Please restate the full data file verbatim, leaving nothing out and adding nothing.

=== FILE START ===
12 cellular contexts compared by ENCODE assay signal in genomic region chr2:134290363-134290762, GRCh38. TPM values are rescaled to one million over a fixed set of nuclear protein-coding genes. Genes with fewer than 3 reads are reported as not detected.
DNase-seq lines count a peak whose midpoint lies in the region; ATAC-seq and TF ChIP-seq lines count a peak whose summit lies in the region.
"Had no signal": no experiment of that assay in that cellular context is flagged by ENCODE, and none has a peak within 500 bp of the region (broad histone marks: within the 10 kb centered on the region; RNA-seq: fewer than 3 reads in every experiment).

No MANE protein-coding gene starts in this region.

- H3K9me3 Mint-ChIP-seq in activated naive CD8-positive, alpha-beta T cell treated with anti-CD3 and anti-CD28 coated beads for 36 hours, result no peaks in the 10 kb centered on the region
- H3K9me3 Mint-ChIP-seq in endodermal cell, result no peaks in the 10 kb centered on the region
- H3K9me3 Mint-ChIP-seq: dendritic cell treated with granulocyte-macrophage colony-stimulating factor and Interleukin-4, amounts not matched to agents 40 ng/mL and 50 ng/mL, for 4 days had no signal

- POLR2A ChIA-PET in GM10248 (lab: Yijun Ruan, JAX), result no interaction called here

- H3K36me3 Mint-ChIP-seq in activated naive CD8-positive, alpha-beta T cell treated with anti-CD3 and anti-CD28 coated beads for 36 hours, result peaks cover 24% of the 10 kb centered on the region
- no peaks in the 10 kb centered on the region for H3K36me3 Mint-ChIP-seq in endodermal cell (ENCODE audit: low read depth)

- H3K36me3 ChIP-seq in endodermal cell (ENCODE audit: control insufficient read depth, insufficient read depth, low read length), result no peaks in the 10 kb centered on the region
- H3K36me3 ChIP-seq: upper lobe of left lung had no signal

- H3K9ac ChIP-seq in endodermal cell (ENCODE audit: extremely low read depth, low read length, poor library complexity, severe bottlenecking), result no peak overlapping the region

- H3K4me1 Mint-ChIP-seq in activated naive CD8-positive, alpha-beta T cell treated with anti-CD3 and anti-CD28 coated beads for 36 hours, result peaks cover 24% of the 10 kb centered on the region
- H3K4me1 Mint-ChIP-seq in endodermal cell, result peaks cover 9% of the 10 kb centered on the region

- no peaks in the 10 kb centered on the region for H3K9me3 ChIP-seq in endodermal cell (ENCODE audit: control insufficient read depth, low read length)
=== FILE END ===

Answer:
12 cellular contexts compared by ENCODE assay signal in genomic region chr2:134290363-134290762, GRCh38. TPM values are rescaled to one million over a fixed set of nuclear protein-coding genes. Genes with fewer than 3 reads are reported as not detected.
DNase-seq lines count a peak whose midpoint lies in the region; ATAC-seq and TF ChIP-seq lines count a peak whose summit lies in the region.
"Had no signal": no experiment of that assay in that cellular context is flagged by ENCODE, and none has a peak within 500 bp of the region (broad histone marks: within the 10 kb centered on the region; RNA-seq: fewer than 3 reads in every experiment).

No MANE protein-coding gene starts in this region.

- H3K9me3 Mint-ChIP-seq in activated naive CD8-positive, alpha-beta T cell treated with anti-CD3 and anti-CD28 coated beads for 36 hours, result no peaks in the 10 kb centered on the region
- H3K9me3 Mint-ChIP-seq in endodermal cell, result no peaks in the 10 kb centered on the region
- H3K9me3 Mint-ChIP-seq: dendritic cell treated with granulocyte-macrophage colony-stimulating factor and Interleukin-4, amounts not matched to agents 40 ng/mL and 50 ng/mL, for 4 days had no signal

- POLR2A ChIA-PET in GM10248 (lab: Yijun Ruan, JAX), result no interaction called here

- H3K36me3 Mint-ChIP-seq in activated naive CD8-positive, alpha-beta T cell treated with anti-CD3 and anti-CD28 coated beads for 36 hours, result peaks cover 24% of the 10 kb centered on the region
- no peaks in the 10 kb centered on the region for H3K36me3 Mint-ChIP-seq in endodermal cell (ENCODE audit: low read depth)

- H3K36me3 ChIP-seq in endodermal cell (ENCODE audit: control insufficient read depth, insufficient read depth, low read length), result no peaks in the 10 kb centered on the region
- H3K36me3 ChIP-seq: upper lobe of left lung had no signal

- H3K9ac ChIP-seq in endodermal cell (ENCODE audit: extremely low read depth, low read length, poor library complexity, severe bottlenecking), result no peak overlapping the region

- H3K4me1 Mint-ChIP-seq in activated naive CD8-positive, alpha-beta T cell treated with anti-CD3 and anti-CD28 coated beads for 36 hours, result peaks cover 24% of the 10 kb centered on the region
- H3K4me1 Mint-ChIP-seq in endodermal cell, result peaks cover 9% of the 10 kb centered on the region

- no peaks in the 10 kb centered on the region for H3K9me3 ChIP-seq in endodermal cell (ENCODE audit: control insufficient read depth, low read length)